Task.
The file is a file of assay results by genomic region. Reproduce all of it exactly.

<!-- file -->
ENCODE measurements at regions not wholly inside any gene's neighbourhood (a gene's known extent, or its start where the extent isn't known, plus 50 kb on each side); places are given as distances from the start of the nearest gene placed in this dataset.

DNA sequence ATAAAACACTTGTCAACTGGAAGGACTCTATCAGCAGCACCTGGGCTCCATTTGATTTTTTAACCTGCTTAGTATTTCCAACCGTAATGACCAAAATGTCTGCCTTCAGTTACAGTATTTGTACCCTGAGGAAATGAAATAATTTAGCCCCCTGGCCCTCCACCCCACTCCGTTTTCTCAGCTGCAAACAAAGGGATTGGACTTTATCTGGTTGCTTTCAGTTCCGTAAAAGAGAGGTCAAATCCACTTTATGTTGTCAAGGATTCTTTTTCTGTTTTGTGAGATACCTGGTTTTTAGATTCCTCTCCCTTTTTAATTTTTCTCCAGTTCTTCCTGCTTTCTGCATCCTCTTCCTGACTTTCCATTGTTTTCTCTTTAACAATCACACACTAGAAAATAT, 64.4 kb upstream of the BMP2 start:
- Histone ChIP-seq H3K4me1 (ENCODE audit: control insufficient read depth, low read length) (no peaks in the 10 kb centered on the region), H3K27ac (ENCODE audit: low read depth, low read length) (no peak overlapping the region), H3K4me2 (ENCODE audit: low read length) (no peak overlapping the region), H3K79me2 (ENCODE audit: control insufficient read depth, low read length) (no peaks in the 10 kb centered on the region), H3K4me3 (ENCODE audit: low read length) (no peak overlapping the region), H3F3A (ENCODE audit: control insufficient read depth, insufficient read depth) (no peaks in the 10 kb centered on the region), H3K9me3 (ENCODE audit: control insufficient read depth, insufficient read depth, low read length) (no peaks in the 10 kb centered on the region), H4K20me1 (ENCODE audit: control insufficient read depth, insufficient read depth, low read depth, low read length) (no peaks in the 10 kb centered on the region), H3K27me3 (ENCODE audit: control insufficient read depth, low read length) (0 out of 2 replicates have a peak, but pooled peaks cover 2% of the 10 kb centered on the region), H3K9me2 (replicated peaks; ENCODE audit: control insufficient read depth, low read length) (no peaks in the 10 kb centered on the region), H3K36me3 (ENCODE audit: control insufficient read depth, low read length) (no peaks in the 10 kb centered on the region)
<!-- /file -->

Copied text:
ENCODE measurements at regions not wholly inside any gene's neighbourhood (a gene's known extent, or its start where the extent isn't known, plus 50 kb on each side); places are given as distances from the start of the nearest gene placed in this dataset.

DNA sequence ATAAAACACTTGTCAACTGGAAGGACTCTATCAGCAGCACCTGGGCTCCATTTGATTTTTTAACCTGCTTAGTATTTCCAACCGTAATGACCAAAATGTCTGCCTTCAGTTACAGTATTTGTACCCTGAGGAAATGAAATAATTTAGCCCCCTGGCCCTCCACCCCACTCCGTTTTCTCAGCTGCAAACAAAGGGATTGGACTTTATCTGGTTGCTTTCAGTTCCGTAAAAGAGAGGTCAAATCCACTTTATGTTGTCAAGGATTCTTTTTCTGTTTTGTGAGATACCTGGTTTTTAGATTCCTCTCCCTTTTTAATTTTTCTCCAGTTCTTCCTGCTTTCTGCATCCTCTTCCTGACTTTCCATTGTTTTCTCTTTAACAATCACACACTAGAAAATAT, 64.4 kb upstream of the BMP2 start:
- Histone ChIP-seq H3K4me1 (ENCODE audit: control insufficient read depth, low read length) (no peaks in the 10 kb centered on the region), H3K27ac (ENCODE audit: low read depth, low read length) (no peak overlapping the region), H3K4me2 (ENCODE audit: low read length) (no peak overlapping the region), H3K79me2 (ENCODE audit: control insufficient read depth, low read length) (no peaks in the 10 kb centered on the region), H3K4me3 (ENCODE audit: low read length) (no peak overlapping the region), H3F3A (ENCODE audit: control insufficient read depth, insufficient read depth) (no peaks in the 10 kb centered on the region), H3K9me3 (ENCODE audit: control insufficient read depth, insufficient read depth, low read length) (no peaks in the 10 kb centered on the region), H4K20me1 (ENCODE audit: control insufficient read depth, insufficient read depth, low read depth, low read length) (no peaks in the 10 kb centered on the region), H3K27me3 (ENCODE audit: control insufficient read depth, low read length) (0 out of 2 replicates have a peak, but pooled peaks cover 2% of the 10 kb centered on the region), H3K9me2 (replicated peaks; ENCODE audit: control insufficient read depth, low read length) (no peaks in the 10 kb centered on the region), H3K36me3 (ENCODE audit: control insufficient read depth, low read length) (no peaks in the 10 kb centered on the region)